The particles of foam may be shreds or chunks or the foam may be in the form of finely granulated material such as is obtained by grinding or milling polyurethane foam. Indeed, one of the most significant advantages of the invention is that it provides a method for utilizing pieces of polyurethane foam of practically any shape and thus provides a means for utilizing polyurethane foam that would otherwise have little or no commercial application or value. The stratum of applied foam may be a sheet that has been prepared by fusing particles of foam into a continuous sheet or web.
The polyurethane foam from which skin is formed may have the same characteristics and chemical composition as the polyurethane foam that will later be the substratum of the finished article or it may have a different chemical composition and have different characteristics. Moreover, the skin may be formed from more than one kind of polyurethane foam. Foams of various composition and characteristics may be blended together for use as the densifying stratum or foams of different kinds may be arranged on the surface of the foam to be densified in order to provide a surface of heterogeneous composition and characteristics having predetermined areas of each composition and characteristic.
For convenience, the term stratum is utilized herein and in the appended claims to describe the foam applied to the surface of the basic structure and is intended to be inclusive of fragments, sheets, finely ground particles and other forms of polyurethane foam suitable for forming a skin on the basic structure. The term substratum is used herein and in the appended claims to define the foam structure to be coated.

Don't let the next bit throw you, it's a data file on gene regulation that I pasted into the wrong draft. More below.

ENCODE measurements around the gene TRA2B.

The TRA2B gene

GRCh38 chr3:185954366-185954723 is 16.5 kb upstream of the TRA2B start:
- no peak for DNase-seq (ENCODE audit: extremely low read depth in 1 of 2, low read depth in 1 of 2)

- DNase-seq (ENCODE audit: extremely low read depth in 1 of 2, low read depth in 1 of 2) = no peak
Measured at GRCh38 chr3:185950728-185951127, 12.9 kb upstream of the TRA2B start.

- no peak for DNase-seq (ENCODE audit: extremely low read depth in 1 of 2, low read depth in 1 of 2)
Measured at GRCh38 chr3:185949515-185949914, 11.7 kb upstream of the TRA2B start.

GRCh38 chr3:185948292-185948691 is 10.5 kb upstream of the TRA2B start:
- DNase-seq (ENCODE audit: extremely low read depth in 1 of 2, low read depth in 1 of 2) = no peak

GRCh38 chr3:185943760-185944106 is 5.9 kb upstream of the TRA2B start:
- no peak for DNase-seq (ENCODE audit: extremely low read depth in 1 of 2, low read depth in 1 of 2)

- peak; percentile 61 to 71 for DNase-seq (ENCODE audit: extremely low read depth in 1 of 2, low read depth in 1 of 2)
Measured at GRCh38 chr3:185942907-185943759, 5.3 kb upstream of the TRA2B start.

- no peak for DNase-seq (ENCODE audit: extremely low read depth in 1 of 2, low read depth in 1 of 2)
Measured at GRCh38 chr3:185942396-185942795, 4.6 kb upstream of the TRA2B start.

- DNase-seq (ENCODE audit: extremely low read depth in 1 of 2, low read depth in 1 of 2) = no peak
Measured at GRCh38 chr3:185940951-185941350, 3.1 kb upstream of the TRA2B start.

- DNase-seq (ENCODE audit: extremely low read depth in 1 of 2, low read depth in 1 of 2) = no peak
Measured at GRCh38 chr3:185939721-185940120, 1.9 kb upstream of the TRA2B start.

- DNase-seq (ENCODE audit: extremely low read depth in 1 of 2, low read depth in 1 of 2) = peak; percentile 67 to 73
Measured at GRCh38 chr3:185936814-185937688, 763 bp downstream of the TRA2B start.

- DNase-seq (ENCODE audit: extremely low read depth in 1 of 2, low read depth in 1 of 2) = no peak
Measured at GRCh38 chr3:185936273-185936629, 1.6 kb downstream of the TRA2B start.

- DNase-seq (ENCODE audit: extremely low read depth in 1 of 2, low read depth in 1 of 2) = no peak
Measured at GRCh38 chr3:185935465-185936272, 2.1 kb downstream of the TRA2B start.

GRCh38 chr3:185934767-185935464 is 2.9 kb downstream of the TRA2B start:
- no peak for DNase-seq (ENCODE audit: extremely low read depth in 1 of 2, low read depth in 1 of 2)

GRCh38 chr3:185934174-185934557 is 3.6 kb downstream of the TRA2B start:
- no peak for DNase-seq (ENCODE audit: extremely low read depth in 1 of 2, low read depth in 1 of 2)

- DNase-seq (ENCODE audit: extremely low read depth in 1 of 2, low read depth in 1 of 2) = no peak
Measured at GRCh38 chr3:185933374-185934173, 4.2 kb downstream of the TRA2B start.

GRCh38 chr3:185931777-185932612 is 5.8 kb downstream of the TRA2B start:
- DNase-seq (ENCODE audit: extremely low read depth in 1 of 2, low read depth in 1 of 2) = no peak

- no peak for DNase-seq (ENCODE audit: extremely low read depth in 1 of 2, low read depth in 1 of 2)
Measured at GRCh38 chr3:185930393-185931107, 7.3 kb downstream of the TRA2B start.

In applying the substantially dense and substantially impervious skin to the cured polyurethane foams, temperatures from as low as about 120 C. to as high as about 1,000 C. may be utilized, but seldom will temperatures substantially more than 500 C. be required. Best results are usually obtained with polyester foams at temperatures varying from about 150 C. to about 480 C. and for this reason this temperature range is preferred. If the foam has been prepared from a polyalkylene ether glycol and a polyisocyanate, it is preferred to fuse the applied foam and the surface of the substratum by heating to a temperature of not more than about 480 C. However, the temperature that will give best results in a particular instance will, of course, vary somewhat with the chemical composition of the foam used, the method employed for forming the skin, the dimensions of pieces of foam to be converted into the skin, and the desired skin thickness.
The heated metal surface that contacts the foam is preferably heated to a temperature which is at least slightly higher than, but which may be considerably higher than, the temperature to which the polyurethane foam surface itself is to be raised. For example, in order to produce effective dense skin-forming temperatures within the range of (say) 320 to 400 C. at the interface between the heated metal surface and the polyurethane foam surface, it will generally be necessary to heat the metal surface, such as the walls of the mold or press or die or the periphery of the roller or wheels, to temperatures ranging from 400 to 500 C. because of the relatively short dwell time of the polyurethane foam within the actual heating zone. If the surface coating is applied while using a knife blade, the temperature of the blade should be about 100 C. higher than the foam. For example, the temperature of the blade should be about 450 if the temperature of the foam is to be about 350 C.